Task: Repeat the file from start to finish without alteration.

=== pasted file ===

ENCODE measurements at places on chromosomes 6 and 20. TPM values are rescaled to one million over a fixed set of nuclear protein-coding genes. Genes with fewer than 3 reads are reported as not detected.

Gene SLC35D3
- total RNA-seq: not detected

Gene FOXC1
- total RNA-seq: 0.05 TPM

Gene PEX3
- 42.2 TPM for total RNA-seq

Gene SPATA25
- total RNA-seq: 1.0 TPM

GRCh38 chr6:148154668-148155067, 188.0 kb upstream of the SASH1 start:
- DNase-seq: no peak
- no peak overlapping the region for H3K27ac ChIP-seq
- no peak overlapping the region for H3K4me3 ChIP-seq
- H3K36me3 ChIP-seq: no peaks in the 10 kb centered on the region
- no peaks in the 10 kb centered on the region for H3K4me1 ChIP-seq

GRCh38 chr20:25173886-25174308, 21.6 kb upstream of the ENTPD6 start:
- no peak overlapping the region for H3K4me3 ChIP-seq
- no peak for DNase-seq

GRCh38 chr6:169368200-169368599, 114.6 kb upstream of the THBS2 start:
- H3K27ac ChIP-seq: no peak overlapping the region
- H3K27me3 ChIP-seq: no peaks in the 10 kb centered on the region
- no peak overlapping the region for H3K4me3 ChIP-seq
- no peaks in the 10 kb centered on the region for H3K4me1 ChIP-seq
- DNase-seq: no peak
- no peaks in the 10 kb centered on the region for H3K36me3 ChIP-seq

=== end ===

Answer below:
ENCODE measurements at places on chromosomes 6 and 20. TPM values are rescaled to one million over a fixed set of nuclear protein-coding genes. Genes with fewer than 3 reads are reported as not detected.

Gene SLC35D3
- total RNA-seq: not detected

Gene FOXC1
- total RNA-seq: 0.05 TPM

Gene PEX3
- 42.2 TPM for total RNA-seq

Gene SPATA25
- total RNA-seq: 1.0 TPM

GRCh38 chr6:148154668-148155067, 188.0 kb upstream of the SASH1 start:
- DNase-seq: no peak
- no peak overlapping the region for H3K27ac ChIP-seq
- no peak overlapping the region for H3K4me3 ChIP-seq
- H3K36me3 ChIP-seq: no peaks in the 10 kb centered on the region
- no peaks in the 10 kb centered on the region for H3K4me1 ChIP-seq

GRCh38 chr20:25173886-25174308, 21.6 kb upstream of the ENTPD6 start:
- no peak overlapping the region for H3K4me3 ChIP-seq
- no peak for DNase-seq

GRCh38 chr6:169368200-169368599, 114.6 kb upstream of the THBS2 start:
- H3K27ac ChIP-seq: no peak overlapping the region
- H3K27me3 ChIP-seq: no peaks in the 10 kb centered on the region
- no peak overlapping the region for H3K4me3 ChIP-seq
- no peaks in the 10 kb centered on the region for H3K4me1 ChIP-seq
- DNase-seq: no peak
- no peaks in the 10 kb centered on the region for H3K36me3 ChIP-seq